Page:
Innovations in Mass Claims Dispute Resolution: Using New Standards of Proof

By van Haersolte-van Hof, Jacomijn J. | Dispute Resolution Journal, August-October 2003 | Go to article overview

Innovations in Mass Claims Dispute Resolution: Using New Standards of Proof


van Haersolte-van Hof, Jacomijn J., Dispute Resolution Journal


The author is an attorney at De Brauw Blackstone Westbroek, in The Hague, specializing in arbitration and litigation. She previously served in different capacities on the Claims Resolution Tribunal for Dormant Account, Zurich, and the U.S./U.K. Heathrow User Charges Tribunal.

Mass-claims tribunals are characterized by large numbers of claims, large numbers of claimants, and usually, special factual circumstances triggering the claims that led to the institution of the particular mass claims tribunals. An examination of the recent practices of some of these tribunals reveals that the role of evidence in the proceedings before them has been redefined.

However, stating a rule of what has been the general practice of mass claims tribunals is not so easy to do. The excellent book Fact-Finding Before International Tribunals1 contains numerous papers on this subject, including fact finding by the International Court of justice and the Iran-U.S. Claims Tribunal, and by international human rights bodies. Generally speaking, in "normal" non-mass claims proceedings, one can say that the standard is that evidence is weighed, and a determination is made of the preponderance of the evidence. Mass claim tribunals generally apply less stringent standards of proof. Moreover, the procedure of presenting evidence is often simplified, which may permit the use of newer techniques that replace or modify the traditional forms of submitting evidence, such as electronic submissions.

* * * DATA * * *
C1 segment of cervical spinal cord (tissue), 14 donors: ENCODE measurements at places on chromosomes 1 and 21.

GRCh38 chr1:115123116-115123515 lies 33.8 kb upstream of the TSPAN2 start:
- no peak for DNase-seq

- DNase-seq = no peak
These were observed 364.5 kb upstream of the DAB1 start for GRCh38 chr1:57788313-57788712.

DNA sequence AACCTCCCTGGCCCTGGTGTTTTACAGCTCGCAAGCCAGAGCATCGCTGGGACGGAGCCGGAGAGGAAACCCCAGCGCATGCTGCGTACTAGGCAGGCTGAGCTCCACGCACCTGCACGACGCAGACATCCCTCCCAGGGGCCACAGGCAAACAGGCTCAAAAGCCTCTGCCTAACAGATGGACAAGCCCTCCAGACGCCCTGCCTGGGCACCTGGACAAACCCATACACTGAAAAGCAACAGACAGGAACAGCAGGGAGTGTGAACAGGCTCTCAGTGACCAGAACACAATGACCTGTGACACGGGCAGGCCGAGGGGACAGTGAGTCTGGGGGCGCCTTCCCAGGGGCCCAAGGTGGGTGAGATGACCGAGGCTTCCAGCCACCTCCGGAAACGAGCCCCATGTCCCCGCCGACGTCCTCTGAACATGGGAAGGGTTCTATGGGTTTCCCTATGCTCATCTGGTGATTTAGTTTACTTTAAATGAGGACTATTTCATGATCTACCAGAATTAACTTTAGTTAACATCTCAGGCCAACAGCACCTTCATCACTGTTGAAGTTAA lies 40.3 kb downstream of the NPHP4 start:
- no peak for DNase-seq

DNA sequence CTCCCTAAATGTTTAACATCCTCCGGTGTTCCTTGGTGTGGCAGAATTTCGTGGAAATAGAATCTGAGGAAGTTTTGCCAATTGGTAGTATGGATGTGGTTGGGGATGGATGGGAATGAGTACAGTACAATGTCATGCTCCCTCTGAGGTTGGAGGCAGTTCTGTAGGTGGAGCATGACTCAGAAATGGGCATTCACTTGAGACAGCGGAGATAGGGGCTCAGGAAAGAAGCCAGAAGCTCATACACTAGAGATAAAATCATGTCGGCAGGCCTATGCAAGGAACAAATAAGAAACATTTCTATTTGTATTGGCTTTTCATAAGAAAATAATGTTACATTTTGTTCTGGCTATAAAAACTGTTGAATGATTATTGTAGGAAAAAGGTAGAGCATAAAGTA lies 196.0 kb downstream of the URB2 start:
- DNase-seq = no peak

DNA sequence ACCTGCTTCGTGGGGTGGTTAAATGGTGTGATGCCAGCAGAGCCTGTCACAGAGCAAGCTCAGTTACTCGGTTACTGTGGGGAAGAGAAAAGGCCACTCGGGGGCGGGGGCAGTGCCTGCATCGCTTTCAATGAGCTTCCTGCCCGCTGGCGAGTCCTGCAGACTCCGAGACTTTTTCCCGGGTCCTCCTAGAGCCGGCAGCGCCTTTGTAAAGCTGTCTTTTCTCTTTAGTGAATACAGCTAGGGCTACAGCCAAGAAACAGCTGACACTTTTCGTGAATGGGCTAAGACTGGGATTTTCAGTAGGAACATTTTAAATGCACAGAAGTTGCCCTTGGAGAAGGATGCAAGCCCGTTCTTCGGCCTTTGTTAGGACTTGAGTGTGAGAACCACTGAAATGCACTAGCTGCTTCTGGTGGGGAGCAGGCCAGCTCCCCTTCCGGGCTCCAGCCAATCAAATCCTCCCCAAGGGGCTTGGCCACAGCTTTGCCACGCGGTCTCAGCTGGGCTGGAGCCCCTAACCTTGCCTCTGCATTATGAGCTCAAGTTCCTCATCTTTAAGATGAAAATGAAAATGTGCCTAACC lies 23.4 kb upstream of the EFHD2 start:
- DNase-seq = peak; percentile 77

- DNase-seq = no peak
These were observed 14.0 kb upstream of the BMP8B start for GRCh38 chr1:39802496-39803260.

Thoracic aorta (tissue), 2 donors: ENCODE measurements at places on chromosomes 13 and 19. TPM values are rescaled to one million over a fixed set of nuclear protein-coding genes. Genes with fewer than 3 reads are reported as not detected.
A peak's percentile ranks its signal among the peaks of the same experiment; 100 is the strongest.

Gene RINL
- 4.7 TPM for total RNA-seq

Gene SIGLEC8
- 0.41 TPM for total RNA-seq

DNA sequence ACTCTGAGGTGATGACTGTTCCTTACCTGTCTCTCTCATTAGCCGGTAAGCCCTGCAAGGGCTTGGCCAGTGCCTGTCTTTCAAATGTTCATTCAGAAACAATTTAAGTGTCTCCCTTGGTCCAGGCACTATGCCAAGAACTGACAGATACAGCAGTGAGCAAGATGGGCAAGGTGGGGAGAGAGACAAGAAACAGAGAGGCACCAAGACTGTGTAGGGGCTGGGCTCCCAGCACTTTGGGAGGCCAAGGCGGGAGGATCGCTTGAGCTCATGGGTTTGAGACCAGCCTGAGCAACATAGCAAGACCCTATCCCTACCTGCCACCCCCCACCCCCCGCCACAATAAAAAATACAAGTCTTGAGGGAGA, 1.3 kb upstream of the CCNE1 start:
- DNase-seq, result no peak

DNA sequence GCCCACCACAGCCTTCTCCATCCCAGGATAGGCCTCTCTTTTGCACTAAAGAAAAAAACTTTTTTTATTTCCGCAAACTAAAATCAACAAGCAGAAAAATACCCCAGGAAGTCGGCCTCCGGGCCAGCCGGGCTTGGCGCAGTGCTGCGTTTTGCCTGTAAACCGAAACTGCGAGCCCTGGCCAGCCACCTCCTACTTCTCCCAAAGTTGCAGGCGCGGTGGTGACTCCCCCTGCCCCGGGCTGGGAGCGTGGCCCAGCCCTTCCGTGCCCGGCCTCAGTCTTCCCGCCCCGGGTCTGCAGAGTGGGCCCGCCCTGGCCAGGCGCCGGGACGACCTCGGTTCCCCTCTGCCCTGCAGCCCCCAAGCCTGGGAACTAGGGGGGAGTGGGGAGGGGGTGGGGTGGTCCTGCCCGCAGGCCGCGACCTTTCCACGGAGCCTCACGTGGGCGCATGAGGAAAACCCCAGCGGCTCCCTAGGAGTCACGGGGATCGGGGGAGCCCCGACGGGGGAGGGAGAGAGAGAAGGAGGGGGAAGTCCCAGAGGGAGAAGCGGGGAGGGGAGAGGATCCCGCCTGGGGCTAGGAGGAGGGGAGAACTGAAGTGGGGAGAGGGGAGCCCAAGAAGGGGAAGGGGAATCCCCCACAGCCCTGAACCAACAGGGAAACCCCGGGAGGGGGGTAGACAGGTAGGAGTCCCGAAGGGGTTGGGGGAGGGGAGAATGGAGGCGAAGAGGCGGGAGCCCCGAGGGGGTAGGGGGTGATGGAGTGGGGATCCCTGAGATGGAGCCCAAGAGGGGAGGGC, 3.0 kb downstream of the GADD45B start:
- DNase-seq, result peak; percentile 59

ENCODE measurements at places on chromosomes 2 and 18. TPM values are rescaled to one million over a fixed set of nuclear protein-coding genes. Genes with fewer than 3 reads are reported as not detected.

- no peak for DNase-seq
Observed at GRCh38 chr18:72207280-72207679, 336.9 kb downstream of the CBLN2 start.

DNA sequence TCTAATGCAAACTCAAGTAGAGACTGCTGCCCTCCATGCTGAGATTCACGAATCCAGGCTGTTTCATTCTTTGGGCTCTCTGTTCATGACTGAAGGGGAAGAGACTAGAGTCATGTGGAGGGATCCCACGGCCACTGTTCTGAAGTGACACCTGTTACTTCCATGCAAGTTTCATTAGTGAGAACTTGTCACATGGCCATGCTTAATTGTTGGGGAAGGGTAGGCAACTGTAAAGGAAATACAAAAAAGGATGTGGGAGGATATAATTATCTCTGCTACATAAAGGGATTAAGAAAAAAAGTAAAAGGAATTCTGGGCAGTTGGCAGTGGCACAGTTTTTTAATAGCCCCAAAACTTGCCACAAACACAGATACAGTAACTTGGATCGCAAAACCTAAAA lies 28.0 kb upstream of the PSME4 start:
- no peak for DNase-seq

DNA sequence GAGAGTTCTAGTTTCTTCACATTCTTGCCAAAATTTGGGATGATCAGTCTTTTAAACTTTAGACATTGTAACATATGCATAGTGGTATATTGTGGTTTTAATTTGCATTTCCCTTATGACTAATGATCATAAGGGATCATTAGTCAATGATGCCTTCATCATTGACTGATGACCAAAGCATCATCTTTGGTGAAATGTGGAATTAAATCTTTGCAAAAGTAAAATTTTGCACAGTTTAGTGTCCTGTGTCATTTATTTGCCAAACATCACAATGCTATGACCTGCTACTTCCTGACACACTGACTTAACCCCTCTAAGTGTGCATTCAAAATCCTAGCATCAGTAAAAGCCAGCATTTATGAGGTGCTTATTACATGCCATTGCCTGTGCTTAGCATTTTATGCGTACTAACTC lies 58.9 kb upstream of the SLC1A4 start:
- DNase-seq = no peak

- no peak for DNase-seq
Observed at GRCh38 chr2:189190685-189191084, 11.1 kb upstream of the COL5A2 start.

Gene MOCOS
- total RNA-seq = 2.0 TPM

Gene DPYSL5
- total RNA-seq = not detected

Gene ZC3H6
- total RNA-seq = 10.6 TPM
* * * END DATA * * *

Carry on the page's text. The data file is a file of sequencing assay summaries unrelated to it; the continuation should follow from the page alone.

This article examines how six mass claims tribunals, some of which still exist, have dealt with the standard of proof. This examination reveals that a number of tribunals say that they apply a "plausibility" standard or simply a "more relaxed" standard of proof than would normally be required in court or arbitration. However, it is crucial to emphasize that a detailed comparison of the various tribunals is not helpful because of the different circumstances in which each arose. That is not to say that a comparison is utterly pointless. But in making any general comparison, the characteristics and circumstances that shaped each tribunal must be taken into account.

The Iran-U.S. Claims Tribunal

The rules of procedure of the Iran-U.S. Claims Tribunal are largely based on the UNCI-TRAL Arbitration Rules. The only guidance on the standard of proof in the rules are Article 24 (1), which provides that "each party shall bear the burden of proving the facts relied on to support his claim or defense," and Article 25 (6), which provides that "the arbitral tribunal shall determine the admissibility, relevance, materiality and weight of the evidence offered." However, Article 15 emphasizes the discretion of the tribunal to "conduct the arbitration in such manner as it considers appropriate"; it further provides that the parties should be treated with equality and "that at any stage of the proceedings each party is given a full opportunity of presenting its case."

In practice, the Iran-U.S. Claims Tribunal has exercised its discretion by using the traditional "preponderance of the evidence" yardstick, instead of a more relaxed standard of proof. In some cases, the Tribunal has taken an active role in investigating the facts. This was the case, for example, in relation to issues of jurisdiction.2 At times, the Tribunal has allowed a simplified presentation of evidence, such as by accepting and relying upon reports and summaries provided by certified public accountants.3 It has also allowed the filling of gaps in evidence by drawing inferences.4 Indeed, it has applied the technique of drawing adverse inferences under the following rule: "When a party ... has access to relevant evidence, the tribunal is authorized to draw adverse inferences from the failure of that party to produce such evidence."5 A necessary predicate for an adverse inference is the Tribunal's "reasonable certainty" that the party against whom the inference is to be drawn has possession of, or access to, the missing evidence. …

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